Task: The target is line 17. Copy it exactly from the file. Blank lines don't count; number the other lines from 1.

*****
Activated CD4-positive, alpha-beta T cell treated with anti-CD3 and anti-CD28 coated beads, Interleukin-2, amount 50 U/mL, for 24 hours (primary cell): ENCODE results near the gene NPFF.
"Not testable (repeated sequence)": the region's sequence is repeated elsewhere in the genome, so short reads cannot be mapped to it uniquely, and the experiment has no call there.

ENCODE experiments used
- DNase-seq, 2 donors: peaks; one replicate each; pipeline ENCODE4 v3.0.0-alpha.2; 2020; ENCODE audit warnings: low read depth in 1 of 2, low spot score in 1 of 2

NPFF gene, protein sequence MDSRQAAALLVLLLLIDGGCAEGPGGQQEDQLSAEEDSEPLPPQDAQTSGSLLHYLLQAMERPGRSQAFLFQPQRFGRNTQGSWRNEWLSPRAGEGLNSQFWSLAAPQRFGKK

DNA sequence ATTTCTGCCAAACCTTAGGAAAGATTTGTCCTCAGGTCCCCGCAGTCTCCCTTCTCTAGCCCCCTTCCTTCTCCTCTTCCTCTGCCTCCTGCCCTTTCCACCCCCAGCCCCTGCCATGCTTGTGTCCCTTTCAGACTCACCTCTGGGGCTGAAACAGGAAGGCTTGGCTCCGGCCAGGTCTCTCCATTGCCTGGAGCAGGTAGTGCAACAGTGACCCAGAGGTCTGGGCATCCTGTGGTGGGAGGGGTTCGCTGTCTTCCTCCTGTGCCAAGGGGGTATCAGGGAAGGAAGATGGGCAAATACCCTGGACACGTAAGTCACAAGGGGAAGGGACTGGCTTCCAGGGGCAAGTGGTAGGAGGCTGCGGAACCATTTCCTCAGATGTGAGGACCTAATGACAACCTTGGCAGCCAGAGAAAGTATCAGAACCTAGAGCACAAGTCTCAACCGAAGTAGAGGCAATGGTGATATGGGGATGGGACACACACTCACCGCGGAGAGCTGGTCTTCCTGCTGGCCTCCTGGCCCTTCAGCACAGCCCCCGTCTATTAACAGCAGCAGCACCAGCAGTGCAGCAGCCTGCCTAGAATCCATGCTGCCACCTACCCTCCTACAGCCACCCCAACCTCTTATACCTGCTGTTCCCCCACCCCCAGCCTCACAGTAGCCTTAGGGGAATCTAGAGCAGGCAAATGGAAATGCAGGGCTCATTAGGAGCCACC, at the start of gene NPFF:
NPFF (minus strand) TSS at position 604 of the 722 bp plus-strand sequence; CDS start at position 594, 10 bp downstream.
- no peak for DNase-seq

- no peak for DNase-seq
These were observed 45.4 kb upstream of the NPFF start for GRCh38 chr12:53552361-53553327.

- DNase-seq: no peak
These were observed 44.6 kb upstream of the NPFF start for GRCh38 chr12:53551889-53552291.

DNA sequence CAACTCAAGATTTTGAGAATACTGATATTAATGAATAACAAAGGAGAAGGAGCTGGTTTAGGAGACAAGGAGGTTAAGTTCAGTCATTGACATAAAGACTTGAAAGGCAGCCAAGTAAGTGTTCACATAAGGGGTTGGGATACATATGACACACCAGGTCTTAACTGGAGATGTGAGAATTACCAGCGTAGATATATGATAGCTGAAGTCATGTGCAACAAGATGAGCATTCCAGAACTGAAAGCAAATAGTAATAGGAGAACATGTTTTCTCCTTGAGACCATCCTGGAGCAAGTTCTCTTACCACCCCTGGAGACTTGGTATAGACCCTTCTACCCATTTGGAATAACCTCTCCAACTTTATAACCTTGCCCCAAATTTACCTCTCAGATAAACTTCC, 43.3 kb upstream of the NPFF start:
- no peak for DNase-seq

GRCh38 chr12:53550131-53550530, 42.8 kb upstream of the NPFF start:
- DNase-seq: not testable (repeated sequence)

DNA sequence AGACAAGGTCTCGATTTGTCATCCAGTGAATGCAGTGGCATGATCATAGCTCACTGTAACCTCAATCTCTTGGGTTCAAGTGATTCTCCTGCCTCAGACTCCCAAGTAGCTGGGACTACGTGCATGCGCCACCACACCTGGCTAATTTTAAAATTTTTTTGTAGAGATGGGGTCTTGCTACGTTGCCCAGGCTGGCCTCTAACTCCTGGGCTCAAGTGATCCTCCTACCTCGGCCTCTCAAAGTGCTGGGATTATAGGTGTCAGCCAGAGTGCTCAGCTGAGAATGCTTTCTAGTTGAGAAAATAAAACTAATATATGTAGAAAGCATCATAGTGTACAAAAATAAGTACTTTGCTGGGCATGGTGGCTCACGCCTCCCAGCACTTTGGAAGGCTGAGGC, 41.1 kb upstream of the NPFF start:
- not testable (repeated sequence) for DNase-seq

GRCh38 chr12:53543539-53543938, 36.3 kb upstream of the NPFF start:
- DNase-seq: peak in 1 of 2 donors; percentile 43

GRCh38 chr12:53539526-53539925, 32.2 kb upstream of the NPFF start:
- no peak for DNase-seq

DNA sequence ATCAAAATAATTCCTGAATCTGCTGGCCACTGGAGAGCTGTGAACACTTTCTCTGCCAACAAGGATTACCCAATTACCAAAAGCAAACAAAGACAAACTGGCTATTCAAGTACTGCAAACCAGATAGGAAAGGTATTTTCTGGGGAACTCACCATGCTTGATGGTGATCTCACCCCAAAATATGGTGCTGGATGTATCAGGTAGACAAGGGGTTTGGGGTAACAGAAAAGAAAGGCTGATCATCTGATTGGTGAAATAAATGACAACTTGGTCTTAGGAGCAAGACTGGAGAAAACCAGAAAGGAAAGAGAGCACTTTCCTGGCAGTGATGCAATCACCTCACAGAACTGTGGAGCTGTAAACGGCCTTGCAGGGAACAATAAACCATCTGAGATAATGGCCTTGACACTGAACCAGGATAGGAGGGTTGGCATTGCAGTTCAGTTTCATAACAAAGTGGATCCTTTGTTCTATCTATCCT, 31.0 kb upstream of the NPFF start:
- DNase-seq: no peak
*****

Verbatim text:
DNA sequence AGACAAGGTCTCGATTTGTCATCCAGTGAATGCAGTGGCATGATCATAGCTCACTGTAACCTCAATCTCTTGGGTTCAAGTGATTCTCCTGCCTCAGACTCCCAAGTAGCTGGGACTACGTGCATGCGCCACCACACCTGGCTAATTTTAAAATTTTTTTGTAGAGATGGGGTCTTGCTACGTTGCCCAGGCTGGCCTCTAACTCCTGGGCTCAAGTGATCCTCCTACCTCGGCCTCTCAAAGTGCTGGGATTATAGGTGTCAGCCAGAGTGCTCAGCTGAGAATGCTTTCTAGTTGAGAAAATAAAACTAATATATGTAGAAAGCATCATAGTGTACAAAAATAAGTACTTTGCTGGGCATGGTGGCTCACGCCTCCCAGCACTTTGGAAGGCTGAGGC, 41.1 kb upstream of the NPFF start: